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have withheld nothing from me of your belief in me and your love for me. it has meant much to me, all to me, that you have not said thus far he shall know me, the rest of myself i reserve for myself. i know i matched you, only matched you in the otherness of my surrender. indeed, indeed, we are blessed above mortals. a very lovely letter that he shared with charmaine that i think the world now can see as a truly unique love story. "white fang" is very famous novel, jack london novel, and this first edition jack inscribed, again to ida k his neighbor and friend, in memory of billy and the ride from reno over the high sierras, affectionately yours, jack london, napa, california, july 30, 1910.
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on the inside of the book is jack london's trademark book stamp. it's got his name, jack london, and his wolf signature, so to speak. and in our collection we have his original stamp or one of his original book stamps in its metal plate form from which he created bookplates for his books. and it's intriguing to all researchers because it is so worn and so used. many, many, many times jack london had his bookplates reprinted. we also have in our special collections the ernest hemingway letters, four unique letters written by ernest hemmingway to a local journalist, denny petticlerk. he was a journalist who wrote
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for the santa rosa press democrat, the daily newspaper in sonoma county. he was a korean war correspondent for the paper and wrote also for the san francisco chronicle before moving to miami where he was a journalist for the miami herald. and it was while he was in miami that he met ernest hemingway and began a correspondence with him. the letters span the years 1957 to 1959, and they cover a range of topics. this letter is written october 23rd, 1956. dear denny, thanks for your letter and criticism. it was forwarded to new york, sent back to cuba and finally reforwarded here to spain. about the stories, they are a little rough and possibly unpublishable but are not bitter, nor cynical, i hope.
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no one can write all the time like the old man in the sea, and war is difficult to write of being compounded of legal murder, stupidity, injustice, extreme efficiency, pompousness, cowardice, bravery, ambitiousness, cupidity and great unselfishness, love and deversion. most -- devotion. most people who can write have one small dose of come bat, and they're through. -- combat, and they're through. have good luck, can kid, papa. one of the things in this letter shares so wonderfulfully is the power of hemingway's writing and his feelings about war and society and our responsibility to each other as human beings. and he takes very seriously not only his role as a writer, but his role as a mentor to denny be petticlerk, and it really shines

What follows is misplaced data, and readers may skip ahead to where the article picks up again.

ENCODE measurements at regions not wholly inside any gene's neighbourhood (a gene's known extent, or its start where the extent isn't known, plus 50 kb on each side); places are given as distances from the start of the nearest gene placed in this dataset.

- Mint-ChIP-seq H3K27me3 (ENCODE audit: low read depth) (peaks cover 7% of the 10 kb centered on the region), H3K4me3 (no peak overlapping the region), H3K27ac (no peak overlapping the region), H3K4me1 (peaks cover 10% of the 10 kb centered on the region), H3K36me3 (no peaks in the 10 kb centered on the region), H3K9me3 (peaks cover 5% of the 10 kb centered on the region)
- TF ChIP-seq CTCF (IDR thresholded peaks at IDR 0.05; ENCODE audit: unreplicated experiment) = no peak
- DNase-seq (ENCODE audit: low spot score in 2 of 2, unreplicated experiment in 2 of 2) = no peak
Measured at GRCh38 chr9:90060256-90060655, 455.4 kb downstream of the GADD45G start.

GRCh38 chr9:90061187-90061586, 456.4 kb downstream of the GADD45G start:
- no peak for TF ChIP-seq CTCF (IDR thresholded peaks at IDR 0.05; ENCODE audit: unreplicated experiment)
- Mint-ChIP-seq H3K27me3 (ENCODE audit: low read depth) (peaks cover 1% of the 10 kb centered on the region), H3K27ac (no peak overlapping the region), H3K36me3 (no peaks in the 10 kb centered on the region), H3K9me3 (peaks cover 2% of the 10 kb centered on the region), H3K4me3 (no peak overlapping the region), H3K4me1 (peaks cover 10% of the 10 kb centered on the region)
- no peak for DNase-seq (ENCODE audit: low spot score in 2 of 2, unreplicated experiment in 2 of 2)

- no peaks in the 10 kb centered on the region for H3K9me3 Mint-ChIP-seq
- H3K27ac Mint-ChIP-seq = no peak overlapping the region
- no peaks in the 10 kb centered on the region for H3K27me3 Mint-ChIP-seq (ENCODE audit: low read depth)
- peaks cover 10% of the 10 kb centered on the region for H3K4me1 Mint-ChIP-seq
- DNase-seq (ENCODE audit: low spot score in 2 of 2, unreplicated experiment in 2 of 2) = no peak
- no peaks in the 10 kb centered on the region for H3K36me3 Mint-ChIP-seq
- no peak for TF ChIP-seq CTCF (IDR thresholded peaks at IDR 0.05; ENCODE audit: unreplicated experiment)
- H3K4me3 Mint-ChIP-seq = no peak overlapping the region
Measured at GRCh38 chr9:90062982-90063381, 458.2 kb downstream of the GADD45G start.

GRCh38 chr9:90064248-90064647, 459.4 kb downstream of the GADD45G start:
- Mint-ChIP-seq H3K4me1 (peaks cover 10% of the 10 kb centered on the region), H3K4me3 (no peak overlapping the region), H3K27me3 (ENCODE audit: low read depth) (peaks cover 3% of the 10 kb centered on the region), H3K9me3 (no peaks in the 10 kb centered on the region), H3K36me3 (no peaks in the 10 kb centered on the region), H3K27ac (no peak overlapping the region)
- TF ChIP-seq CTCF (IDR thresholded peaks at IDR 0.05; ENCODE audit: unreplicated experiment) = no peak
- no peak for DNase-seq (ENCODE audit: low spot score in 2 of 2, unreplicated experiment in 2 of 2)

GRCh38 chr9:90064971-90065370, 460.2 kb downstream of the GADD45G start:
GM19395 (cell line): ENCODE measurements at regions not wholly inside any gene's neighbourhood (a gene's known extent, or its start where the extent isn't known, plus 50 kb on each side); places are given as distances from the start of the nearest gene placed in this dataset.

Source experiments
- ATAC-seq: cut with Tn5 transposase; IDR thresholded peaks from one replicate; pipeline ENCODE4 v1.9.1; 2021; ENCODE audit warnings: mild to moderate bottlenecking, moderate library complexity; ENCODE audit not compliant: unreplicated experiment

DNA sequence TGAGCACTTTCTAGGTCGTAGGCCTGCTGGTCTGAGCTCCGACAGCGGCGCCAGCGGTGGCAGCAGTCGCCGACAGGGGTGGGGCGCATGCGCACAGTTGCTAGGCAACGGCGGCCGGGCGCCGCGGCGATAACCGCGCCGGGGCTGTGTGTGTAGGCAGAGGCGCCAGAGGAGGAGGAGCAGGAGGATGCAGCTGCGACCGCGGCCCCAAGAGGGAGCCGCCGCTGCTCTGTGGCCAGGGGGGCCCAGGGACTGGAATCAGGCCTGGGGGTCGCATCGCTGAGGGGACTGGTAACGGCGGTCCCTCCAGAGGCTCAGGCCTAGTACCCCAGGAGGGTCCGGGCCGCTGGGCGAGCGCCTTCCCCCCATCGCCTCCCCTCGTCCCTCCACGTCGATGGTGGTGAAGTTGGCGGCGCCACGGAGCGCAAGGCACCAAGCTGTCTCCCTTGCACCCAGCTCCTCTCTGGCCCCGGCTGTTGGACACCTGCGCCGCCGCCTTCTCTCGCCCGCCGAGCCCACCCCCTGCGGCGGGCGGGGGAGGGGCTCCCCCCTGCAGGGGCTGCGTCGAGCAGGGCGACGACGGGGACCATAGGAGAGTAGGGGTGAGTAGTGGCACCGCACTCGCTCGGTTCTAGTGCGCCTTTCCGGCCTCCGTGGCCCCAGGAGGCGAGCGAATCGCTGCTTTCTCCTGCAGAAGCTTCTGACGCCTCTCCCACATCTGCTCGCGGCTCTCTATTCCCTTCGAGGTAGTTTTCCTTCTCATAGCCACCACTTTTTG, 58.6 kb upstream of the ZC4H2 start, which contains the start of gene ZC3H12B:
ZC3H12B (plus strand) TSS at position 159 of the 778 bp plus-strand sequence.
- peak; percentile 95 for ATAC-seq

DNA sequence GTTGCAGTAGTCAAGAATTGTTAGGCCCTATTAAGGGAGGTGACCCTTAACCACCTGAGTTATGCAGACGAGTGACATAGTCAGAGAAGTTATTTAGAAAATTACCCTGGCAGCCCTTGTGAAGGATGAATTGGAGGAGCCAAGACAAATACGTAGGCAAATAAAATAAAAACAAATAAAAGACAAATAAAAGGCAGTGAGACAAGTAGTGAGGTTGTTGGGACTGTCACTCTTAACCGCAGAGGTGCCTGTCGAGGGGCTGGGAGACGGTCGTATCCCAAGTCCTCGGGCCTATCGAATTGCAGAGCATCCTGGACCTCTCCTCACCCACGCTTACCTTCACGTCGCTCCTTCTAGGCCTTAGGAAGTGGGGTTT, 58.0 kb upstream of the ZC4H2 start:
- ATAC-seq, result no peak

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through in this one very powerful letter. and i'm sure it had a very great impact on denny himself. dear denny, it was good to get your letter. i should have written long ago, but i'd lost the envelope with the address. hope things are better now and that you don't have to bite so hard on the nail. things are really very bad now. nobody realizes how bad, i guess, until you see what crap is being published as writing. it is never any comfort but to think everybody has it very rough to write now. with me it is more difficult than ever, but have had it that way before lots of times, and if i keep at it and do not worry, it is always all right again. you were well out of miami this summer. it rained and was hot and muggy practically from when you left. we have our garden in now and should have plenty of doves and quails soon. the autumn weather is lovely, and i hope the cold will bring some fish.
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we ate the last fish in the be deep freeze last night. our very best to you and your wife. i hope the work going so tough isn't too rough on her too. i know how rough it is, denny. best love to you both and all luck to the family, papa. i think what this letter shares about hemingway himself and about his relationship with denny is how matter of fact their relationship is. he can talk about their visit, he can talk about the garden and what's going on in the garden as if -- because denny did know -- as if denny knew what the garden looked like and what the fishing might be like. and, again, he shares with denny how much he understands how hard it is when you have trouble writing and how difficult it is to be a writer even at the best of times, and clearly this was not the best of times for any writer. and, again, i